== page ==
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United States v. Torres

United States District Court, E.D. Tennessee

November 1, 2017




         This criminal case is before the Court on the defendant's pro se Motion for Downward Departure for Unforeseen Collateral Consequences in Punishment as Alien Not Suffered by Identical United States Citizen (Deportable Alien Pursuant to U.S.C. § 3553) [Doc. 90]. In this motion, the defendant requests that the Court grant him a two-point downward departure from his base offense level due to his status as a deportable alien. The government responded in opposition [Doc. 94]. For the reasons explained below, the Court will deny the defendant's motion for a downward departure.

         On September 17, 2015, the defendant pleaded guilty to Count One of the Indictment, charging him with conspiracy to possess with intent to distribute fifty grams or more of methamphetamine [Docs. 2, 52]. Then, on April 5, 2016, the Court sentenced the defendant to a term of eighty-eight months' imprisonment, followed by three years of supervised release [Doc. 69]. The defendant is currently in federal custody at the Adams County Correctional Center [See Doc. 90 p. 5]. The defendant argues that, under 18 U.S.C. § 3553, the Court should consider his status as an illegal alien in granting him a departure or variance below his advisory guideline range. The defendant asserts that, because of this status, he may be subject to greater punishment than similarly situated defendants who are United States citizens. For example, the defendant may be detained for several months after his term of imprisonment ends during deportation proceedings, and he is ineligible for certain benefits-e.g., work release, placement in a halfway house, and the like-which other defendants may enjoy. Furthermore, the defendant cites to circuit court decisions holding that a defendant's illegal-alien status is a proper basis for a departure or variance under § 3553(a).[1] The government responds that the Court lacks any legal authority to reduce the defendant's sentence.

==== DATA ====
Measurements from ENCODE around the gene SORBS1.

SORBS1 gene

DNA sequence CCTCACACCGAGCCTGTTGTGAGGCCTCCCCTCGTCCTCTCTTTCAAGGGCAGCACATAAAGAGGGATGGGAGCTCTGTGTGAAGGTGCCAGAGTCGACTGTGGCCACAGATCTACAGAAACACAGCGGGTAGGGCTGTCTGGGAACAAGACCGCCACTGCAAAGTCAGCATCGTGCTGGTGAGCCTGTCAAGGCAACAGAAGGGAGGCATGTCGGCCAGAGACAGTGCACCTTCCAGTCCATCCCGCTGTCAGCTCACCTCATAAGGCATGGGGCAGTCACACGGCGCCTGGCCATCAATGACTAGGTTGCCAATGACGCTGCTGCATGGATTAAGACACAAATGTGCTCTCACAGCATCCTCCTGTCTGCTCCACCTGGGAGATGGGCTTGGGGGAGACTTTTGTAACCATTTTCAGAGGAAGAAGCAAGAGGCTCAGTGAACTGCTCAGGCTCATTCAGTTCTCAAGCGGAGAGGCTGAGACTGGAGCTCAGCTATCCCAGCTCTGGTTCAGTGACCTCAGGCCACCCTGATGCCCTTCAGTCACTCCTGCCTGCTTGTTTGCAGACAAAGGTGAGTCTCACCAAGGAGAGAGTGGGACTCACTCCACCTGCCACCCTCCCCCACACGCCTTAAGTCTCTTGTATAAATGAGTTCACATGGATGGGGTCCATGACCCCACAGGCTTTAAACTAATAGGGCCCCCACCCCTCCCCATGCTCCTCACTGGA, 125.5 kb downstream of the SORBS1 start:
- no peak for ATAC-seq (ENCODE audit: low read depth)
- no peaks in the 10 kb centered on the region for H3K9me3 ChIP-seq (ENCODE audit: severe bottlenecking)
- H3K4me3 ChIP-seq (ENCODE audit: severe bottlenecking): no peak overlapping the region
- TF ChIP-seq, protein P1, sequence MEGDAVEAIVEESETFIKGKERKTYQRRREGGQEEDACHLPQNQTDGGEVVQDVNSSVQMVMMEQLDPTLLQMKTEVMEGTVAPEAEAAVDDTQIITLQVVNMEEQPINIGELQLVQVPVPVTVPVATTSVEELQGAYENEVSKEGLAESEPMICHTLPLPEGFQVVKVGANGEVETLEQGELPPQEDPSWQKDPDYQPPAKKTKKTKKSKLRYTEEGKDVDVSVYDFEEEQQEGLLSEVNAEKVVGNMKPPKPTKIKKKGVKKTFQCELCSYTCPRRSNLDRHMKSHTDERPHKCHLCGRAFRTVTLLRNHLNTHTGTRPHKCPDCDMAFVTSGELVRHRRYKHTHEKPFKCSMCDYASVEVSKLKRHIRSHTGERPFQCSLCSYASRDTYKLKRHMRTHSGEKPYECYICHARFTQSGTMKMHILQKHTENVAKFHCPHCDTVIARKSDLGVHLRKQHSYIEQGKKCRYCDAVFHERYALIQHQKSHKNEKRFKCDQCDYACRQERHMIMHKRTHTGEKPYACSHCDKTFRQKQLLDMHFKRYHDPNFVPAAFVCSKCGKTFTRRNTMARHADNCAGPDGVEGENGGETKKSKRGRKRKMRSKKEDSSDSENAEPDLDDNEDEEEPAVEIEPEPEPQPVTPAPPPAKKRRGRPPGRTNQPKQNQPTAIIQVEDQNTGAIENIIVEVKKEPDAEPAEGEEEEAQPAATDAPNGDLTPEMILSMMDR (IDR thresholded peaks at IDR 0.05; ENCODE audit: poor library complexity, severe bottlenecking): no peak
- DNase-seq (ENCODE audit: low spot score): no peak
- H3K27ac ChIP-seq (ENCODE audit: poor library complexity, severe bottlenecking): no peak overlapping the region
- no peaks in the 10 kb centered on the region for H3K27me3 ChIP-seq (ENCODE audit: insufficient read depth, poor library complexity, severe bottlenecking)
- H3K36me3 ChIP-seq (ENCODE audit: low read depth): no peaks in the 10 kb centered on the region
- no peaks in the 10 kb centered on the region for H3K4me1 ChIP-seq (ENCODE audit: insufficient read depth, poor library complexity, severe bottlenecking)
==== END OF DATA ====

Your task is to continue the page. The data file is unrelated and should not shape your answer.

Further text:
The Court agrees with the government that it lacks jurisdiction to grant the relief the defendant seeks. As a general rule, “once a court has imposed a sentence, it does not have the authority to change or modify that sentence unless such authority is expressly granted by statute.” United States v. Thompson, 714 F.3d 946, 948 (6th Cir. 2013) (quoting United States v. Curry, 606 F.3d 323, 326 (6th Cir. 2010)); accord United States v. Ross, 245 F.3d 577, 586 (6th Cir. 2001); see also 18 U.S.C. § 3582(c)(1)(B) (providing that “[t]he court may not modify a term of imprisonment once it has been imposed except . . . to the extent otherwise expressly permitted by statute or by Rule 35 of the Federal Rules of Criminal Procedure”). Here, the Court entered a final judgment against the defendant, imposing a sentence of, among other things, eighty-eight months' imprisonment [Doc. 69]. The defendant filed no post-conviction motions. See Fed. R. Civ. P. 35(a) (permitting the court to correct clear errors in a sentence within fourteen days after sentencing). And while the defendant filed a pro se direct appeal of his conviction, the Sixth Circuit dismissed that appeal as untimely [Doc. 89 p. 3]. In sum, the defendant has pointed to no statutory authority that would permit the Court to modify his judgment and sentence.

         Furthermore, the Court does not find it appropriate to construe the defendant's motion as one for relief under 28 U.S.C. § 2255. That statute permits the court to vacate, set aside, or correct a sentence that was, among other possibilities, “imposed in violation of the Constitution or laws of the United States.” § 2255(a). Because “[m]any pro se prisoners file inartfully drafted post-conviction motions, without specifying the legal basis for the requested relief, ” district courts hold discretion to re-characterize such filings as § 2255 motions. In re Shelton, 295 F.3d 620, 621 (6th Cir. 2002). But “[a]n unintended byproduct of this practice . . . is that it may effectively deprive an uninformed pro se litigant of the future opportunity to file a motion to vacate his sentence, ” given the strict limitations on successive § 2255 motions. Id. As such, the Supreme Court has held that before a court re-characterizes a post-conviction motion as one for § 2255 relief, the court must warn the pro se litigant of the potential consequences and permit her an opportunity to withdraw or amend the motion. Castro v. United States, 540 U.S. 375, 383 (2003).